Virtualization Technology: Virtual Desktop Infrastructure Takes Off: 10 of the Hottest Players
The idea of deploying processor-less terminals connected to a central enterprise computer system goes way, way back to the dawn of digital IT . Such multi-user enterprise deployments have evolved tremendously through the years driven by broadband connectivity, leaner, faster software code and more efficient network routing have added up to much better service overall. The benefits of a virtual desktop system have long been apparent faster deployment and disconnection of employee desktops as needed, lower licensing costs, less complexity, automatic software updates and security patches, easier and more efficient policy enforcement, and so on. But now, in 2011, with the economy back on its way up and many enterprises planning to refresh their IT infrastructures, many C-level executives are seriously considering switching from client-server to virtual desktop infrastructure (VDI). Economics has a lot to do with it. Operating System and application software licenses aren't getting less expensive. Although VDI can require a substantial up-front investment in hardware and software, is looking more and more practical. The inherent problems that shackled VDI for a long timemainly latency and security issuesare being solved by market competition in each new product generation. Most systems still have limitations involving number of users and the users' geographic location. However, with market demand on the rise, it still looks like the best is yet to come in this sector. In no particular order, this eWEEK slide show examines 10 companies that are leading the transition to this rapidly growing technology sector.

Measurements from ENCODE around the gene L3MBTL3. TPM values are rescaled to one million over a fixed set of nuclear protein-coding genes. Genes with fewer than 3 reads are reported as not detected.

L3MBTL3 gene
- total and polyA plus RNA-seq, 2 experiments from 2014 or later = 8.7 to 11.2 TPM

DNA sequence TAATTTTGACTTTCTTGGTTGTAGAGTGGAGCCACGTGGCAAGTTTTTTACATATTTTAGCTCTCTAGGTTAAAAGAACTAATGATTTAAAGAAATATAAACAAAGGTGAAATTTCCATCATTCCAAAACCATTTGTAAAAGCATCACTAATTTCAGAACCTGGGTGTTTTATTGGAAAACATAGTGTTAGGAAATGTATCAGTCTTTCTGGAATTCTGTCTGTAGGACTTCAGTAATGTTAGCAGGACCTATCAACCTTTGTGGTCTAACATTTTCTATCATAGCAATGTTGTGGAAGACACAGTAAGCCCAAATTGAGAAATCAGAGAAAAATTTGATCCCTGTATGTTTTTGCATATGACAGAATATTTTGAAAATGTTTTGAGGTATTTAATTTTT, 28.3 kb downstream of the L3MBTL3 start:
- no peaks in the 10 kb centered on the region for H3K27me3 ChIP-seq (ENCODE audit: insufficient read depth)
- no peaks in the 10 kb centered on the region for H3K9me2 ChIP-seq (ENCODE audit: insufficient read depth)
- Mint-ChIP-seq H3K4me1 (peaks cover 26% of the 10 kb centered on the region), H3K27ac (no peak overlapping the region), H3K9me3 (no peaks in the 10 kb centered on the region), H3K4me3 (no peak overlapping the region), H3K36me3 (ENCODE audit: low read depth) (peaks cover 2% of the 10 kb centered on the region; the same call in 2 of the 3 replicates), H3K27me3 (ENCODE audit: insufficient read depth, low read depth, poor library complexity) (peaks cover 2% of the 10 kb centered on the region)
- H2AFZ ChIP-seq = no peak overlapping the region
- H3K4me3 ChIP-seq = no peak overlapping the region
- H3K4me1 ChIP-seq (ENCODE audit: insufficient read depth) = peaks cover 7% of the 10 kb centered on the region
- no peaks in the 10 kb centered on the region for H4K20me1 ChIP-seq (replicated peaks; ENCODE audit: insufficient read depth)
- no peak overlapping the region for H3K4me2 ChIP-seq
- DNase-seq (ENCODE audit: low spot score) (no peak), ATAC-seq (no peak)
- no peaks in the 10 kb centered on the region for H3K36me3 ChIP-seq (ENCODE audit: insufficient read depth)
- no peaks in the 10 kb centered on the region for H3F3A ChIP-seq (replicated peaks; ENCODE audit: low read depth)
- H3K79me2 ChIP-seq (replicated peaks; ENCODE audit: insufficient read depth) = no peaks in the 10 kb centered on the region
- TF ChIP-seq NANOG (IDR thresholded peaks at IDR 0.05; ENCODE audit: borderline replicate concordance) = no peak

VMware View is the company's VDI platform, and thanks to its huge ESX hypervisor installed base around the world, VMware already has a big foot in the door at major enterprises giving them an opportunity to sell VDI wares. The company added a good feature to View last year with the acquisition of RTO Software, which developed technology called Virtual Profiles. These protect files in use while enabling multiple views of the same file. It also updates profiles in real time when a user is running one or more work sessions. For example, when a user creates a new document in one VDI session it will automatically be made available in other active sessions.